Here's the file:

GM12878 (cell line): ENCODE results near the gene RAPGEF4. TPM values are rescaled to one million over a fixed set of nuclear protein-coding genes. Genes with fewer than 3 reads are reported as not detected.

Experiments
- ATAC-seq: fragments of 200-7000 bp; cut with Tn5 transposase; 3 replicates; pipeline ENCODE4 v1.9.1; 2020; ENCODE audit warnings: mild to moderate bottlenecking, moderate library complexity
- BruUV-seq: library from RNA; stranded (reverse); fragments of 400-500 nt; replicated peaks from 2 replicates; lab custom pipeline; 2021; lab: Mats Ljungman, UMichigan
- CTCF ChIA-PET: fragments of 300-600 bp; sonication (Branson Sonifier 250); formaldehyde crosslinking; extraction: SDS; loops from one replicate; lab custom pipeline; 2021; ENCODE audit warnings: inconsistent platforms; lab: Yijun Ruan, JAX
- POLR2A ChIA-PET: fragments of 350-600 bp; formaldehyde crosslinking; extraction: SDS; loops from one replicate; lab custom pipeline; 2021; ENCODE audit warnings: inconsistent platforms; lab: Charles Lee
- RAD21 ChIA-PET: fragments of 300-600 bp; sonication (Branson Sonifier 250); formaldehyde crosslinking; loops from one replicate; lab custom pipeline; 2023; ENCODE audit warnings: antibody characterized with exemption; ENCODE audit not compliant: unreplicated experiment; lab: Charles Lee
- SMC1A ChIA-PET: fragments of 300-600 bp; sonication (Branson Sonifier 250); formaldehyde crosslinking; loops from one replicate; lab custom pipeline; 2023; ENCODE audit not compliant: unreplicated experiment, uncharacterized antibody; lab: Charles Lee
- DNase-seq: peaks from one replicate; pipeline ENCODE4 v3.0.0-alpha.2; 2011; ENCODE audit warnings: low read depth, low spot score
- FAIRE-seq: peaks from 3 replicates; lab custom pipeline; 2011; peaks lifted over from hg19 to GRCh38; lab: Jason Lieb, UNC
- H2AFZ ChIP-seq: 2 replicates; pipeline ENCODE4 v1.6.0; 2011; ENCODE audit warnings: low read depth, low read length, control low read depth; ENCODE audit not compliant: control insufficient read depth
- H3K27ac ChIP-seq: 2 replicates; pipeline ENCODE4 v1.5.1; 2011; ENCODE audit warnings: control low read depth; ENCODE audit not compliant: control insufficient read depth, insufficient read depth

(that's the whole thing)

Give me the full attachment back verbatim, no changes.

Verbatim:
GM12878 (cell line): ENCODE results near the gene RAPGEF4. TPM values are rescaled to one million over a fixed set of nuclear protein-coding genes. Genes with fewer than 3 reads are reported as not detected.

Experiments
- ATAC-seq: fragments of 200-7000 bp; cut with Tn5 transposase; 3 replicates; pipeline ENCODE4 v1.9.1; 2020; ENCODE audit warnings: mild to moderate bottlenecking, moderate library complexity
- BruUV-seq: library from RNA; stranded (reverse); fragments of 400-500 nt; replicated peaks from 2 replicates; lab custom pipeline; 2021; lab: Mats Ljungman, UMichigan
- CTCF ChIA-PET: fragments of 300-600 bp; sonication (Branson Sonifier 250); formaldehyde crosslinking; extraction: SDS; loops from one replicate; lab custom pipeline; 2021; ENCODE audit warnings: inconsistent platforms; lab: Yijun Ruan, JAX
- POLR2A ChIA-PET: fragments of 350-600 bp; formaldehyde crosslinking; extraction: SDS; loops from one replicate; lab custom pipeline; 2021; ENCODE audit warnings: inconsistent platforms; lab: Charles Lee
- RAD21 ChIA-PET: fragments of 300-600 bp; sonication (Branson Sonifier 250); formaldehyde crosslinking; loops from one replicate; lab custom pipeline; 2023; ENCODE audit warnings: antibody characterized with exemption; ENCODE audit not compliant: unreplicated experiment; lab: Charles Lee
- SMC1A ChIA-PET: fragments of 300-600 bp; sonication (Branson Sonifier 250); formaldehyde crosslinking; loops from one replicate; lab custom pipeline; 2023; ENCODE audit not compliant: unreplicated experiment, uncharacterized antibody; lab: Charles Lee
- DNase-seq: peaks from one replicate; pipeline ENCODE4 v3.0.0-alpha.2; 2011; ENCODE audit warnings: low read depth, low spot score
- FAIRE-seq: peaks from 3 replicates; lab custom pipeline; 2011; peaks lifted over from hg19 to GRCh38; lab: Jason Lieb, UNC
- H2AFZ ChIP-seq: 2 replicates; pipeline ENCODE4 v1.6.0; 2011; ENCODE audit warnings: low read depth, low read length, control low read depth; ENCODE audit not compliant: control insufficient read depth
- H3K27ac ChIP-seq: 2 replicates; pipeline ENCODE4 v1.5.1; 2011; ENCODE audit warnings: control low read depth; ENCODE audit not compliant: control insufficient read depth, insufficient read depth